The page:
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Casey Lozar, Center for Indian Country Development

Guest Opinion. For my people, the Salish, when the Mission Valley on the Flathead Reservation is first blanketed with snow, a new cultural season is underway. Traditionally, winter ushers in a time when we tell our stories and reflect on our histories, weaving in life lessons to remind us of where we’ve been and who we want to be as a people, as a Native nation.   

As snow surrounds me in Montana, I find myself reflecting on conversations about data that have unfolded in Indian Country since the first snow fell last year. In no time during our modern history has data been more woven into the daily dialogue of tribal leaders and policymakers.

The Center for Indian Country Development (CICD) has engaged in many of these conversations about how to collect accurate, comprehensive data with Indian Country in ways that honor tribal data sovereignty. As I consider our collective work to address harmful data gaps that perpetuate the invisibility of Native people, I take comfort in history.  

Data and our knowledge systems 

Over the holidays, my brothers, my dad, and I shared stories of a recent q̓ʷeyq̓ʷay (buffalo) hunt we did in our tribe’s aboriginal hunting grounds in southwestern Montana. Even though it was a one-day hunt, it took months to plan. Reflecting on the volume of  information we needed to carry out the hunt got me thinking about the traditional q̓ʷeyq̓ʷay hunts the Salish did in our part of the world. 

The success of these tribal hunts depended on a deep knowledge and understanding of the natural world that, in modern terms, we could consider a form of data. To drive their decision-making, our leaders relied on information regarding the skills and training needs of the hunting party, their horse and supply inventories, the demand for and the supply of meat in the community, q̓ʷeyq̓ʷay migration patterns, the location of supplemental foods, climate indicators, transportation logistics, and any competition from other hunters in the area.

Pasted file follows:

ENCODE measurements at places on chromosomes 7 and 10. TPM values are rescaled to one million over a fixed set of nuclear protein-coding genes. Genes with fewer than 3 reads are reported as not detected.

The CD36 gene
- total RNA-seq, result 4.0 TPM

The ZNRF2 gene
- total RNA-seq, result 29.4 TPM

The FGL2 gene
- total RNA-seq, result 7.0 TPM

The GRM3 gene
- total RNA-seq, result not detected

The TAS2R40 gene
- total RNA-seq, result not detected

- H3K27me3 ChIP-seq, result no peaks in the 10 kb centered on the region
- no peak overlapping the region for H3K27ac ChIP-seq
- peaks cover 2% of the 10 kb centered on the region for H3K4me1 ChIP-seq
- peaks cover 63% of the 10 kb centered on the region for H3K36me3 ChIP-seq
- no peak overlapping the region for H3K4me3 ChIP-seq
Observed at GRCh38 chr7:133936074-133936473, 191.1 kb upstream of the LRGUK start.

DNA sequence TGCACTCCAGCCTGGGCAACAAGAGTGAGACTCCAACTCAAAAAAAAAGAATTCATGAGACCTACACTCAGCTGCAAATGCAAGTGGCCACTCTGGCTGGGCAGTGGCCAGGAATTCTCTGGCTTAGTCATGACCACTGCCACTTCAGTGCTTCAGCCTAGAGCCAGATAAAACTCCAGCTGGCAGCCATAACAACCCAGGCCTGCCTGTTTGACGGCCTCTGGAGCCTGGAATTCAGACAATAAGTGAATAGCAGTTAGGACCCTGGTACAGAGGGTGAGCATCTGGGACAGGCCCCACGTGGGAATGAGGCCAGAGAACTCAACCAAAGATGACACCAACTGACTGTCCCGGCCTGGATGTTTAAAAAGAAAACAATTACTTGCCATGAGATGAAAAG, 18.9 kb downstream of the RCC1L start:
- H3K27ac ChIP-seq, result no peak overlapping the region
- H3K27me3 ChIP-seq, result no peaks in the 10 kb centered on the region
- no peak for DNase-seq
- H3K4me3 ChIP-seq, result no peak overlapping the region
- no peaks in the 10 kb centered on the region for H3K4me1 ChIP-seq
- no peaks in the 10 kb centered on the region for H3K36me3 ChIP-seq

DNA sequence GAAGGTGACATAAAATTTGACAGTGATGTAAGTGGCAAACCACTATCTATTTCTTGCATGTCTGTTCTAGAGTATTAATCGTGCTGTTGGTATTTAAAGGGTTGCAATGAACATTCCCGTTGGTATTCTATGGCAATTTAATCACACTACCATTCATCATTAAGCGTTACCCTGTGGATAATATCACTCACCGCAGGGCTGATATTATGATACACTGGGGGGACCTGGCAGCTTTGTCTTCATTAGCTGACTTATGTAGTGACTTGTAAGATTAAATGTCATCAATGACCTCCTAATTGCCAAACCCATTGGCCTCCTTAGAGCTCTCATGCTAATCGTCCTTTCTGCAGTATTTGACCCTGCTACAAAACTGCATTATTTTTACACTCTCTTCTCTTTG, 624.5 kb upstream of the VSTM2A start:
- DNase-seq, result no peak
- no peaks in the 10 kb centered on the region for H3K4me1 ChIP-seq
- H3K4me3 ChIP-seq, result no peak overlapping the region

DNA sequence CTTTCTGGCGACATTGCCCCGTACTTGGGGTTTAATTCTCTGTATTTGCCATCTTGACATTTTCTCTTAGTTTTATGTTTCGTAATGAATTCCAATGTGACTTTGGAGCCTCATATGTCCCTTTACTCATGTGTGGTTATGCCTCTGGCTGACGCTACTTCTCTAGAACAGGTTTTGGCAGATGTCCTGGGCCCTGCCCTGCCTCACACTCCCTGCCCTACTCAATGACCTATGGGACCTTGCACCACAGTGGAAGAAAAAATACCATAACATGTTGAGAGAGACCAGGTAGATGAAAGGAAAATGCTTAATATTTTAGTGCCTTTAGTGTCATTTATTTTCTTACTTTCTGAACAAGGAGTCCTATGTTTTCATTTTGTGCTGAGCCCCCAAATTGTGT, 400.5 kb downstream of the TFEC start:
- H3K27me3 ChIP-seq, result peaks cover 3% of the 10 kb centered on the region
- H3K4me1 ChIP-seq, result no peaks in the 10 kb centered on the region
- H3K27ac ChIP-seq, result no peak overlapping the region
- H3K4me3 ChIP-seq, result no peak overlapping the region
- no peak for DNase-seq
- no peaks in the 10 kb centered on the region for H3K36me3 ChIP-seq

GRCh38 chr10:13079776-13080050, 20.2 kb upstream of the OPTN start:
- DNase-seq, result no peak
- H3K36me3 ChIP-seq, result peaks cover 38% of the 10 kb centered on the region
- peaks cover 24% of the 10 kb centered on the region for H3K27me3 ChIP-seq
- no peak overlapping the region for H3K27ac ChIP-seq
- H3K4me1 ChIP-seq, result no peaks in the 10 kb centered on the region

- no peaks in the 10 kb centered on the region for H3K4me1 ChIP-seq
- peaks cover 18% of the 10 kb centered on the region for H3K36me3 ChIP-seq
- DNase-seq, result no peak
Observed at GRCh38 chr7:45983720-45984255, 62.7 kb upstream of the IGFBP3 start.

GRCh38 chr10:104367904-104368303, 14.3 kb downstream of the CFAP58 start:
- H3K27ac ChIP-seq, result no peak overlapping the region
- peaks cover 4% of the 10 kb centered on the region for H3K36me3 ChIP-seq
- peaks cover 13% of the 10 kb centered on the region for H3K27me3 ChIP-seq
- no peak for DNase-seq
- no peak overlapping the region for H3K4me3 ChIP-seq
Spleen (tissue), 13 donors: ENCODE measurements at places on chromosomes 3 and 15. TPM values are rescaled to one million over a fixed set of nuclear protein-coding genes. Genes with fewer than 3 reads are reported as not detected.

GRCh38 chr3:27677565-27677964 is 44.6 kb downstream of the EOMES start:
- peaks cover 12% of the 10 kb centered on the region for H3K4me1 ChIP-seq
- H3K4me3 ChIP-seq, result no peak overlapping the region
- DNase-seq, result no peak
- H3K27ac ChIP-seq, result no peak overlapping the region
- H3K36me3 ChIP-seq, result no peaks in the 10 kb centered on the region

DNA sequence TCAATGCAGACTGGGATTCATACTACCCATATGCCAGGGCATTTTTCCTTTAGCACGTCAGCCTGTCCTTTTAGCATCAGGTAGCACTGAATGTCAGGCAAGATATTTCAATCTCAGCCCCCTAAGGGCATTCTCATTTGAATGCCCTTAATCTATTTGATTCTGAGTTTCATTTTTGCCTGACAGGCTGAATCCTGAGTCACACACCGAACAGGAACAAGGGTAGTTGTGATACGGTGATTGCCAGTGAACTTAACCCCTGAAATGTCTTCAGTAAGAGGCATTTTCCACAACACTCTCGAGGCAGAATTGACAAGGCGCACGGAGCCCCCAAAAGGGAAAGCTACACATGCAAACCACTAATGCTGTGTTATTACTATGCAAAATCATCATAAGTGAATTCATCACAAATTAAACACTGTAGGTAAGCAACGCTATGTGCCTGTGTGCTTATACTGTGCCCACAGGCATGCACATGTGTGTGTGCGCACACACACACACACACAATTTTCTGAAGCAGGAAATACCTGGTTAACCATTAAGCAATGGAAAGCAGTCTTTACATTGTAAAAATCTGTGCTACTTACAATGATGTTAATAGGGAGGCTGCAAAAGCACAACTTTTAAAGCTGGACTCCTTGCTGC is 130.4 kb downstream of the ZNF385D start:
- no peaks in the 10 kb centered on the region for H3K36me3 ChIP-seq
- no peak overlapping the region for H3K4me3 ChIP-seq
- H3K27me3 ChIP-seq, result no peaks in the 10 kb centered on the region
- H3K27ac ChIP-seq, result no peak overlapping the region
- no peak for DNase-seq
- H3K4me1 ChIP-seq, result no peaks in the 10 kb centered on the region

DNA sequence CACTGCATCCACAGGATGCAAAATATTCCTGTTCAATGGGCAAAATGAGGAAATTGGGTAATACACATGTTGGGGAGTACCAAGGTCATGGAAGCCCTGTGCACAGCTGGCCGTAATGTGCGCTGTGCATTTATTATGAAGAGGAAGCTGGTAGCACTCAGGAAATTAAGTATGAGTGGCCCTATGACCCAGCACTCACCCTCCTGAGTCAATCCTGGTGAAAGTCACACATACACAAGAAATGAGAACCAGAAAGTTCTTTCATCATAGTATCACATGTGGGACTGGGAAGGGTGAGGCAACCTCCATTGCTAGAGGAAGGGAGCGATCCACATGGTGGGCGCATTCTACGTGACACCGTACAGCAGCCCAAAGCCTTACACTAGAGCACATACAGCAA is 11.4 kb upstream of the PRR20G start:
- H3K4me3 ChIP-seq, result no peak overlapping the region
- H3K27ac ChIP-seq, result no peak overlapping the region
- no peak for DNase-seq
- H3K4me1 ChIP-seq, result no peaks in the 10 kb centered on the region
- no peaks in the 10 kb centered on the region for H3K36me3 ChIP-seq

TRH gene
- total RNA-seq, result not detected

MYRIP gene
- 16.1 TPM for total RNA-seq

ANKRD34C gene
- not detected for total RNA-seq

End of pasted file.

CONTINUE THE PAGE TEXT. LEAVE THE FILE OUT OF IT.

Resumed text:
While these data didn’t live on rows of spreadsheets or in complex datasets as they do today, Salish leaders were experts in interpreting information found in the physical and spiritual world, and relying on this knowledge to make the best decisions for their communities.  

Understanding Indian Country today 

Information-gathering systems for the Salish and much of Indian Country have had to evolve. Many would argue that our data evolution has been relatively slow to develop in the modern context. There are good reasons for this. Historically,  there have been far too many instances of tribal data being misused or misrepresented to undermine the sovereignty and economic prosperity of tribal communities. In addition to the history of data misuse, tribal governments have also been in the position of directing precious resources toward defending their sovereignty and managing essential government services—limiting their capacity to invest in data systems.

Today there is great diversity in data capacities within tribal governments and communities. This patchwork of data experience across the hundreds of tribes, Alaska Native villages, and Native Hawaiian Homelands makes for a complex environment for understanding the collective economic conditions of our Native communities. There isn’t a complete picture of Indian Country that’s anchored in data—yet. 

Data takes central stage